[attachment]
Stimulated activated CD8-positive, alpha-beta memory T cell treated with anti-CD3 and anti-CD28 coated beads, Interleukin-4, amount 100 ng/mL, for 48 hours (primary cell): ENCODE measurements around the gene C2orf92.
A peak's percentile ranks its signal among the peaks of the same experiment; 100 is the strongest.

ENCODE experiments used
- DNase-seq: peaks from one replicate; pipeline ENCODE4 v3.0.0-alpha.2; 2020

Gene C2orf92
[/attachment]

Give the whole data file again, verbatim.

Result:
Stimulated activated CD8-positive, alpha-beta memory T cell treated with anti-CD3 and anti-CD28 coated beads, Interleukin-4, amount 100 ng/mL, for 48 hours (primary cell): ENCODE measurements around the gene C2orf92.
A peak's percentile ranks its signal among the peaks of the same experiment; 100 is the strongest.

ENCODE experiments used
- DNase-seq: peaks from one replicate; pipeline ENCODE4 v3.0.0-alpha.2; 2020

Gene C2orf92